When I was very young-- two years and ten months, to be exact-- I made my first and only emergency room visit. We were having a party for Kelsey's first birthday, and my best friend and his family were coming over. I was naturally excited. While we were waiting for them to come (I think Mom was either napping or just doing some things upstairs), I was playing in the living room. I picked up an empty Easter candy tin (one that I had received at Grandma Rice's) and held it in my hands and spun around and around and around. I was dizzy and giddy and all I could see was the tin in my hands.
The next thing I remember, I was in the kitchen, staring at the ceiling, with Daddy standing over me pressing a bunch of paper towels against my cheekbone. The next scene I remember is the bright light they shone on my face, the feeling of being bound like a mummy (so I wouldn't fight or get my hands in the way), the doctors and nurses staring down at me, the hand descending toward my face.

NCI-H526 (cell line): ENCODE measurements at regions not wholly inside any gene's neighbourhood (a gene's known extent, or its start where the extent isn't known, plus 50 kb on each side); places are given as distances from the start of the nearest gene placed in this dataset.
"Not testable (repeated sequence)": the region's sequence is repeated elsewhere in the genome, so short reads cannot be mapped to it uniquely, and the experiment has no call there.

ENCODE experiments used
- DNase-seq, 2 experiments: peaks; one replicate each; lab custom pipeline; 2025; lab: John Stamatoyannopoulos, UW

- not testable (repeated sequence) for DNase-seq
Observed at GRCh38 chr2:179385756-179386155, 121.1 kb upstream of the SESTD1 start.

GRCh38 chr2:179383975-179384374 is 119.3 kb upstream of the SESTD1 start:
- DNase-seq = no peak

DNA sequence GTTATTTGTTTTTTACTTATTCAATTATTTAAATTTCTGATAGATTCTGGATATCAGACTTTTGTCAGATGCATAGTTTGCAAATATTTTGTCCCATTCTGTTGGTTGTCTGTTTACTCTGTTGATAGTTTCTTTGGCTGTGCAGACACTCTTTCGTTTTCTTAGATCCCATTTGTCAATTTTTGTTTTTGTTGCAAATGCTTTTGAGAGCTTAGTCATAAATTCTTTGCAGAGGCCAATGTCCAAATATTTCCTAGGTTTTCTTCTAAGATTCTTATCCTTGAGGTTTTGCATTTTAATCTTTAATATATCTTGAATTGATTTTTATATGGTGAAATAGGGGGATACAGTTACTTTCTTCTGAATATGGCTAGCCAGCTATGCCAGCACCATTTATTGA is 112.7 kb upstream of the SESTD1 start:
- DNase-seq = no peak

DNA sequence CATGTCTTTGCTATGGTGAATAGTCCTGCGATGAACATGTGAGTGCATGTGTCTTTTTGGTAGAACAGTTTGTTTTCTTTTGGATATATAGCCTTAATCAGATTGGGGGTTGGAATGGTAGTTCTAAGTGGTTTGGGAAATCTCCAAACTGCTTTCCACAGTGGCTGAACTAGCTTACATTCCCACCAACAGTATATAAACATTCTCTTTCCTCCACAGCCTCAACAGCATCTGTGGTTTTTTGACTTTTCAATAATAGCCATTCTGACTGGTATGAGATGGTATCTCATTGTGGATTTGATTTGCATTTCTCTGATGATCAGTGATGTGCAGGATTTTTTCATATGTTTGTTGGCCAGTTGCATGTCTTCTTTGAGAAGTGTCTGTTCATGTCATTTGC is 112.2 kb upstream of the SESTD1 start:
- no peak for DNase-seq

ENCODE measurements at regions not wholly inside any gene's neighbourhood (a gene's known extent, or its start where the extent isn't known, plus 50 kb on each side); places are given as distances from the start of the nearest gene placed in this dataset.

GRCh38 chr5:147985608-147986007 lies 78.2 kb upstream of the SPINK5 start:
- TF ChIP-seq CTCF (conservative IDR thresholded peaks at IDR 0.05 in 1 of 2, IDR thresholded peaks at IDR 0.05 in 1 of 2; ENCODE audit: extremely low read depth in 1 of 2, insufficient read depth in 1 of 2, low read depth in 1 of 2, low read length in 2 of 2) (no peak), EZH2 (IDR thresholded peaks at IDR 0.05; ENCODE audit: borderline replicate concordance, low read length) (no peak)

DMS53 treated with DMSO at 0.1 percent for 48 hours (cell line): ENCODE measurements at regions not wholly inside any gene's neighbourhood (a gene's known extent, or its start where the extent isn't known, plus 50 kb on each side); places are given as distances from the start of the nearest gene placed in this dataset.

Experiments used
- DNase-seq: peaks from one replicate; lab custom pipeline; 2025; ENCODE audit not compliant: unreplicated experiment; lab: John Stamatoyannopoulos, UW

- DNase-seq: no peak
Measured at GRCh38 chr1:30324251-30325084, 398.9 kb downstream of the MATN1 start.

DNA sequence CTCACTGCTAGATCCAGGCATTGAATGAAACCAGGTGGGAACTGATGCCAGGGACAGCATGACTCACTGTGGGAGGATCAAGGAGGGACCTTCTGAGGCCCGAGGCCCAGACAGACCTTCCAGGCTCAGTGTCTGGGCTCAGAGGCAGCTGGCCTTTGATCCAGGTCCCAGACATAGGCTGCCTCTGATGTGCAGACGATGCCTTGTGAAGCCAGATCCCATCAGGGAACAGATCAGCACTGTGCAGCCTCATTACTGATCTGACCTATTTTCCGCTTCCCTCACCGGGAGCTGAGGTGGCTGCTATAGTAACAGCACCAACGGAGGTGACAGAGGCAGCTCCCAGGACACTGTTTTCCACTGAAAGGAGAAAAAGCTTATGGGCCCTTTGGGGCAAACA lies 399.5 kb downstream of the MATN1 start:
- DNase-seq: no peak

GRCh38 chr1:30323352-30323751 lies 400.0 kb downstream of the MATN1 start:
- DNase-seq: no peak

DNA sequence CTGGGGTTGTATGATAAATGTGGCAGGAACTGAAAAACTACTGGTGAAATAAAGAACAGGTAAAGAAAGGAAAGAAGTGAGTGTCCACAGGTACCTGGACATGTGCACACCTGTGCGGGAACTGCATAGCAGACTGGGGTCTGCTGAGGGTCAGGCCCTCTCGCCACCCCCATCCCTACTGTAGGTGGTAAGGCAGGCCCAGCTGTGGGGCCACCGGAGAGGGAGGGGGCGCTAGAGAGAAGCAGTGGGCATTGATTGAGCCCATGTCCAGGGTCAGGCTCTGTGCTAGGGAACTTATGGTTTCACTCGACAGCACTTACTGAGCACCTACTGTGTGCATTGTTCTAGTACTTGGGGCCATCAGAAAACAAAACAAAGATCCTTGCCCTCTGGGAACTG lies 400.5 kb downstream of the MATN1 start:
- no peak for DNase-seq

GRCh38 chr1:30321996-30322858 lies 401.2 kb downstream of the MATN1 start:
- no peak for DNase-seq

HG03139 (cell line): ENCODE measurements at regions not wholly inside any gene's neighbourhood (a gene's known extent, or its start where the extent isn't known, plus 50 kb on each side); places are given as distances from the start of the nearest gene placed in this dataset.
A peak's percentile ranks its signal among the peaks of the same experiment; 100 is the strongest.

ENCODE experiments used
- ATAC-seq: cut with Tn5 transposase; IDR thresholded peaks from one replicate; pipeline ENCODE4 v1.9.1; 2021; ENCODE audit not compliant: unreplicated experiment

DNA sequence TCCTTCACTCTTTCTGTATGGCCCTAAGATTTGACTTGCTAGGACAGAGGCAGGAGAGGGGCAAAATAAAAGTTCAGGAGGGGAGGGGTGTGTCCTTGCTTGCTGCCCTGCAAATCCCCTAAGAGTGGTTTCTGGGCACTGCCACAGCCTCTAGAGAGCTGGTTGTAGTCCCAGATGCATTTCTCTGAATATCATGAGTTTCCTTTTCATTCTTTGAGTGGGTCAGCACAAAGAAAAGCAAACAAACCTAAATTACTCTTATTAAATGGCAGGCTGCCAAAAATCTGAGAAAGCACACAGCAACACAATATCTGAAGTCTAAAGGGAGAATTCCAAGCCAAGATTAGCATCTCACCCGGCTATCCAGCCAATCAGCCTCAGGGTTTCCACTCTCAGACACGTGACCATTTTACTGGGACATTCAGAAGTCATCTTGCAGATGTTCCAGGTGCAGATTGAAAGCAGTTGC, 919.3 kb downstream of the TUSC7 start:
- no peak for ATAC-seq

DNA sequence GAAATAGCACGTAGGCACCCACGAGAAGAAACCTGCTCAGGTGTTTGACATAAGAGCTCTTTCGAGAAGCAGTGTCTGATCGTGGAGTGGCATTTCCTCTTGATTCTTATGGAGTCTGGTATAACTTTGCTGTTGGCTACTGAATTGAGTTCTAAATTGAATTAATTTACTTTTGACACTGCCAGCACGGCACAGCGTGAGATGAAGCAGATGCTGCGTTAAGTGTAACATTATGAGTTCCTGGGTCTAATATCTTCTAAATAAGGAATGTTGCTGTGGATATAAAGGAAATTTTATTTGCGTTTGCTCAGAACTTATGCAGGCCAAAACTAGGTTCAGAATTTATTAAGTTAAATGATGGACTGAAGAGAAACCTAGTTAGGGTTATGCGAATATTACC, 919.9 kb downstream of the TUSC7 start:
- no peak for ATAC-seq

The hand must have had a needle. But I don't remember it.
It's funny how trauma and drama obliterate themselves like that. I remember perfectly what happened before I fell; I remember perfectly what happened directly after I fell.
I don't remember the fall.
I don't remember the pain or the blood.
I don't remember the car trip or the ER waiting room.
It's like the scariest parts of the story are gone, and I'm left with a vivid mini-film I can replay whenever I want, review from the safety eighteen years provides, and file away whenever it gets too intense or uncomfortable.
I wonder if that phenomena-- of pain and fright blotting themselves out-- continues past the age of three. I hope so.